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  • Women’s Issues

    Have you lost much of the joy you once felt?

    Are you struggling in an abusive or toxic relationship?

    Have years of living with low self-worth resulted in a less-than-desirable life?

    Throughout the ages, women have been called “the fairer sex.” Nevertheless, if you ask women about their life experiences, many would admit their life’s events have not always seemed fair.

    Women may experience specific environmental, psychological, and biological challenges related to gender that significantly impact their mental health and well-being. If not appropriately addressed, these challenges can turn into burdens that often lead to anxiety, depression, and a lost sense of self.

    Are Women More at Risk of Developing Mental Health Issues?

    Daniel Freeman, Oxford University clinical psychologist, analyzed 12 large-scale studies and concluded that women might be between 20% and 40% more likely to develop a mental illness than men. According to Freeman, “Women tend to view themselves more negatively than men, and that is a vulnerability factor for many mental health problems.”

    Women’s Mental Health Issues

    • ADHD
    • Body Image
    • Anorexia/Bulimia
    • Alcohol & Substance Use
    • Bipolar Disorder I & II
    • Body Dysmorphic Disorder (BDD)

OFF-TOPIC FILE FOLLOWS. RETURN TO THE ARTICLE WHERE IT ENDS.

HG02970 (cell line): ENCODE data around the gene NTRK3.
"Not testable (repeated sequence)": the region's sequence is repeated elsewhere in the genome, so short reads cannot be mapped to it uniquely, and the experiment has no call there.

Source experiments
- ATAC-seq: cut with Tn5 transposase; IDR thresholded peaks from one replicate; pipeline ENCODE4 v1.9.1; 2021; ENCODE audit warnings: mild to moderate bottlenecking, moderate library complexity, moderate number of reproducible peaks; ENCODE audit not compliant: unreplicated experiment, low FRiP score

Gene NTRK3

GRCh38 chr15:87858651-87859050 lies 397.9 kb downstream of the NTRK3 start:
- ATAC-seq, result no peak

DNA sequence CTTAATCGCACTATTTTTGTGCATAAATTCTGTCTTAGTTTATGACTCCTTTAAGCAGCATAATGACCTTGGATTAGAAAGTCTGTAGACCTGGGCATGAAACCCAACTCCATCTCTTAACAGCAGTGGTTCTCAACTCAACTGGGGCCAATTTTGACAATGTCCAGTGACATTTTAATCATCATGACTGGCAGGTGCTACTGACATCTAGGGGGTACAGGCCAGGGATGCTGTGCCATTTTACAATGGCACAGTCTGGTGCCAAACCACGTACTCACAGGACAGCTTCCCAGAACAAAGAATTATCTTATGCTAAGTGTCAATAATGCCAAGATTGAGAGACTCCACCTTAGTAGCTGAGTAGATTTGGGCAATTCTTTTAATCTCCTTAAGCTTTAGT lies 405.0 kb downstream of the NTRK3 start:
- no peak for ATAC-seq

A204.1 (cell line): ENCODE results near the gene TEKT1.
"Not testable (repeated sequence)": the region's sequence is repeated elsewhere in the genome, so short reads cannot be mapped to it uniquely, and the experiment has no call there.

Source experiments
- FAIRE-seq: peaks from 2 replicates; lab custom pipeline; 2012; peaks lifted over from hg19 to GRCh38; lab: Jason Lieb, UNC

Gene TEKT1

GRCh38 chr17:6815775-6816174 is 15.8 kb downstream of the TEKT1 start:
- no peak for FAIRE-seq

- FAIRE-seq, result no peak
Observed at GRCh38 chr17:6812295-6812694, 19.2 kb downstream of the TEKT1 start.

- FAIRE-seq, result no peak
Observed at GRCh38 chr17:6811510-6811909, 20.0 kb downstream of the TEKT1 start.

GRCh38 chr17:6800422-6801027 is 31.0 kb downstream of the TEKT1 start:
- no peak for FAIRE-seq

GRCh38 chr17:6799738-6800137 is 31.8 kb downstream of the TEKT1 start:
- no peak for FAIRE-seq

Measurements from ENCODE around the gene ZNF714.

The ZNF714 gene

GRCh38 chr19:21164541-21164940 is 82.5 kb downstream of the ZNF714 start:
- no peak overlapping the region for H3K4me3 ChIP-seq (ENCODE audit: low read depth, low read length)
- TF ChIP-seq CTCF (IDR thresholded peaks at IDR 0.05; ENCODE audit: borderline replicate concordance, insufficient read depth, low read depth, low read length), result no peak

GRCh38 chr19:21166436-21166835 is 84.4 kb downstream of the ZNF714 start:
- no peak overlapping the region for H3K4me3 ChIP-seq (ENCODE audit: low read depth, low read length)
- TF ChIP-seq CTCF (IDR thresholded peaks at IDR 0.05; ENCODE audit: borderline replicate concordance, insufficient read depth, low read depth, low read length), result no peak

• Borderline Personality Disorder
    • Break-Ups
    • Career Stress
    • Depression
    • Divorce
    • Eating Disorders
    • General Anxiety Disorder (GAD)
    • Low Self-Confidence
    • Low Self-Worth
    • Marriage Problems
    • Mood-Swing Challenges
    • Menopause
    • Panic Attacks
    • Parenting Style
    • Perinatal Anxiety & Mood Disorders (PMAD)
    • Postpartum Depression
    • Postpartum Psychosis
    • Posttraumatic Stress (PTSD)
    • Premenstrual Syndrome (PMS)
    • Premenstrual Dysphoric Disorder (PMDD)
    • Relationship Issues
    • Self-Harming Behaviors
    • Single Mother

    Why Seek Therapy for Women’s Issues?

    Women’s issues can take a severe toll on a woman’s emotional, physical, and mental health. The effects can be mild to extreme, and in many cases, women cannot cope with their issues on their own. By seeking therapy, a woman can get the help she needs in overcoming an issue she has been struggling with.

    Several therapies, including Cognitive Behavioral Therapy (CBT), can offer coping tools and new perspectives. Seeking therapy can be an empowering first step on the road back to YOU. Moreover, while each step you take may sometimes feel challenging, uncertain, and intimidating, you will have someone right there with you listening and encouraging you to cross that finish line.

    If you or someone you know would like to explore treatment options, please contact me. I would be honored to walk with you on your journey. 

     

    References

    Burt, V. K., & Hendrick, V. C. (2007). Clinical manual of women’s mental health. American Psychiatric Pub.

    Cussins, A. M. (2001). The role of body image in women’s mental health. Feminist Review, 68(1) 105- 114.

    Parcells, D. A. (2010). Women’s mental health nursing:  depression, anxiety, and stress during pregnancy. Journal of psychiatric and mental health nursing, 17(9), 813-820.